IN THIS ISSUE of the Archives, Kirchman et al have examined, by immunocytochemical techniques, trichoepithelioma (TE) and basal cell carcinoma (BCC) neoplasms for the presence of CD34 antigen. Positive staining was noted in all of the TE and none of the BCC specimens. These interesting results raise several questions of a clinical and biological nature.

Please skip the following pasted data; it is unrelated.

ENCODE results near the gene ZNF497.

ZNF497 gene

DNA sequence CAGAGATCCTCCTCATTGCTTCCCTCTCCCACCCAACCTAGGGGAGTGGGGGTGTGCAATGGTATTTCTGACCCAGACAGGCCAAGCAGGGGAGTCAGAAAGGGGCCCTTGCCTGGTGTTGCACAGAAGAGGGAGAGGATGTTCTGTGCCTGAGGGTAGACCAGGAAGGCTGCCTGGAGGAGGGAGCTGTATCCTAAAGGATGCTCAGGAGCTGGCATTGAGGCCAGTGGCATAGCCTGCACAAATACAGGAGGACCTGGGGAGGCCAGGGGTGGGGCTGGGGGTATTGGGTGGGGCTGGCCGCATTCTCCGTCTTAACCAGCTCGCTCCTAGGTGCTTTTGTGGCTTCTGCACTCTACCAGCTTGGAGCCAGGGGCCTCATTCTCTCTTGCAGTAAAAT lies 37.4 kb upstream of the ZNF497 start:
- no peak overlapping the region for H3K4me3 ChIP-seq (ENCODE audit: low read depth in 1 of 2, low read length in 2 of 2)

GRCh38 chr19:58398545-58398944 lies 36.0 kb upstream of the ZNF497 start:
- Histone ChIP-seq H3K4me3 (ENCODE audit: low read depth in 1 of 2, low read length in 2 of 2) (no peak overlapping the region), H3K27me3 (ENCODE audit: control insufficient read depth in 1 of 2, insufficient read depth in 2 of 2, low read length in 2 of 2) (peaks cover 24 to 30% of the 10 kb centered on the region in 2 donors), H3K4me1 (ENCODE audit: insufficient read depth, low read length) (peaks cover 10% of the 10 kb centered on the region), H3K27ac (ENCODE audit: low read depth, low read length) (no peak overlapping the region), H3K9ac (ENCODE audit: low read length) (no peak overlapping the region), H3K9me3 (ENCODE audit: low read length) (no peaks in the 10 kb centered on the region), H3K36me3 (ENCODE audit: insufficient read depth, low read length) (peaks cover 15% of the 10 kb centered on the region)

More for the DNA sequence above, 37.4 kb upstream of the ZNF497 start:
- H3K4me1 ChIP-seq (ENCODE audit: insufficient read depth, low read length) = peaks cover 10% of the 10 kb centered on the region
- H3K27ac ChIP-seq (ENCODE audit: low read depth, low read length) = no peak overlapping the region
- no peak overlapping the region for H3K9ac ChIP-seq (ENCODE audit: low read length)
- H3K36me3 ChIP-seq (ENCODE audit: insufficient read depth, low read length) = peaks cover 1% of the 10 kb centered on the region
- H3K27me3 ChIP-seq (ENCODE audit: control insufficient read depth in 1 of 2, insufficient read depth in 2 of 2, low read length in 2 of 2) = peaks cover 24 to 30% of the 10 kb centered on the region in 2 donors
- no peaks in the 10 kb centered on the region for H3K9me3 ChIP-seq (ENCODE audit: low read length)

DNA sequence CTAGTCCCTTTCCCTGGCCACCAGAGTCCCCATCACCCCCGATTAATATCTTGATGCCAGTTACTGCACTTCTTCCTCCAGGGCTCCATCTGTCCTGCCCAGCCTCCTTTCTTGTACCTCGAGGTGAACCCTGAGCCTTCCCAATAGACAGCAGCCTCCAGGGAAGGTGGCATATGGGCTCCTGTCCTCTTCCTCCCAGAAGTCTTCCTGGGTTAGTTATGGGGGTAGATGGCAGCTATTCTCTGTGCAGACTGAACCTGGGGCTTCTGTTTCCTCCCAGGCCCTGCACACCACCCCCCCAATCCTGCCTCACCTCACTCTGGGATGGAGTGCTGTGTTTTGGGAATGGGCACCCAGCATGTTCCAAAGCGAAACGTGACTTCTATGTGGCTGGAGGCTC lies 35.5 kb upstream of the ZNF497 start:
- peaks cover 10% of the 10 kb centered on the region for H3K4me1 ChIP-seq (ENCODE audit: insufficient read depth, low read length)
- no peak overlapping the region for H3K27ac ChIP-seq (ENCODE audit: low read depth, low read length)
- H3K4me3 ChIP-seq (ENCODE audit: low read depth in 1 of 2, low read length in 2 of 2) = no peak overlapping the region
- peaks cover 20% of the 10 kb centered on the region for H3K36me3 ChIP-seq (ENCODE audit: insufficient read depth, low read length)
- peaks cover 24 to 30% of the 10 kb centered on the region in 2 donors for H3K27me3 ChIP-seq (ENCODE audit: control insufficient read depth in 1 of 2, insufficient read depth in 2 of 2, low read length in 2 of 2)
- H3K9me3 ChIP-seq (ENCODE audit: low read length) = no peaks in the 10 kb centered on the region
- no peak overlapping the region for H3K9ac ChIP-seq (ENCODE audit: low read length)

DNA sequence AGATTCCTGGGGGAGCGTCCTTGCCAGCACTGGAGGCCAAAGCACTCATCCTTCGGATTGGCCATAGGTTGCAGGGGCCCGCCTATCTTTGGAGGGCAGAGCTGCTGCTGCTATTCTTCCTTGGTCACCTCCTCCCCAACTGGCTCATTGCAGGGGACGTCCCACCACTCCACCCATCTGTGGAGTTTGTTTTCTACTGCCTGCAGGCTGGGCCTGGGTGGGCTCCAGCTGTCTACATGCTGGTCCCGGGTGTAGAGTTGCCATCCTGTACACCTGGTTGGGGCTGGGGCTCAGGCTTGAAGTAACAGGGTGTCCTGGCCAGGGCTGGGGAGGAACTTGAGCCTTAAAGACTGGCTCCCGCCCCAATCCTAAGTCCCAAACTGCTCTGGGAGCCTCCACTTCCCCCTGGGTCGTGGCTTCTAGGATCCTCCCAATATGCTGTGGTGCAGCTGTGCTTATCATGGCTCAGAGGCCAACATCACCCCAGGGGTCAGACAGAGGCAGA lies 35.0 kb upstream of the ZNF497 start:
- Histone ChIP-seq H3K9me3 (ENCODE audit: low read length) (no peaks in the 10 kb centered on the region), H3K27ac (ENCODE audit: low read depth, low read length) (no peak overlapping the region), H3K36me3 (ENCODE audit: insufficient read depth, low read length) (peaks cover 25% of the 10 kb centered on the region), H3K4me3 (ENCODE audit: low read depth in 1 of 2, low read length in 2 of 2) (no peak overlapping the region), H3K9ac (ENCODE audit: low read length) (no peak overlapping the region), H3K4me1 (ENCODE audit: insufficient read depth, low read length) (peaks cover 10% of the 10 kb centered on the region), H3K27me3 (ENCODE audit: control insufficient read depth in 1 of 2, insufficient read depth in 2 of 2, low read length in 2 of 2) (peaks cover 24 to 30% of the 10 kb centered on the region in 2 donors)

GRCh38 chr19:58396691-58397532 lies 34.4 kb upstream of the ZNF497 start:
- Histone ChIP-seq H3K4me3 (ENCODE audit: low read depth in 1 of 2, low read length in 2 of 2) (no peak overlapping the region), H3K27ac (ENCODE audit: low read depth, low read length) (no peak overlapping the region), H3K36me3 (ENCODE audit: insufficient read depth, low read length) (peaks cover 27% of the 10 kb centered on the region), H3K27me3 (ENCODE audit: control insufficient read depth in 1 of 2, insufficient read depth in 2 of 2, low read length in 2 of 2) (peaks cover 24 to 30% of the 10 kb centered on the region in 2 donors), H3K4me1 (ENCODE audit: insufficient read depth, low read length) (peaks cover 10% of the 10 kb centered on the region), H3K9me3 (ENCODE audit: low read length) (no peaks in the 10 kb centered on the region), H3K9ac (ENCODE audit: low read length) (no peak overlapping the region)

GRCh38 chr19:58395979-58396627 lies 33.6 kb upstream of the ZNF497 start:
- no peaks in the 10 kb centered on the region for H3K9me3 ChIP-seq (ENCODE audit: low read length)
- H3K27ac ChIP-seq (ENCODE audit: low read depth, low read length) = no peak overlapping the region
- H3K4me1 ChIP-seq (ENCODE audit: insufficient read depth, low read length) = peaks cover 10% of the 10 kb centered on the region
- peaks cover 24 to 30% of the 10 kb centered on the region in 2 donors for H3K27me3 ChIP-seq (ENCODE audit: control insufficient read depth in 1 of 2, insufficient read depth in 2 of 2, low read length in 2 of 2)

First, will this technique become a useful adjunct in the clinical dermatopathology laboratory? The vast majority of TEs and BCCs will no doubt continue to be well diagnosed using standard hematoxyin-eosin-staining methods and well-established histologic criteria.1,2 What about less common situations that involve, as the authors suggest, ''small punch biopsies or... difficult diagnostic cases?'' Although the results of the present study are unequivocal, all specimens were diagnosed on the basis of histologic criteria prior to inclusion in the study. No growths of a ''gray-zone'' nature were analyzed. Examination of a specimen in which both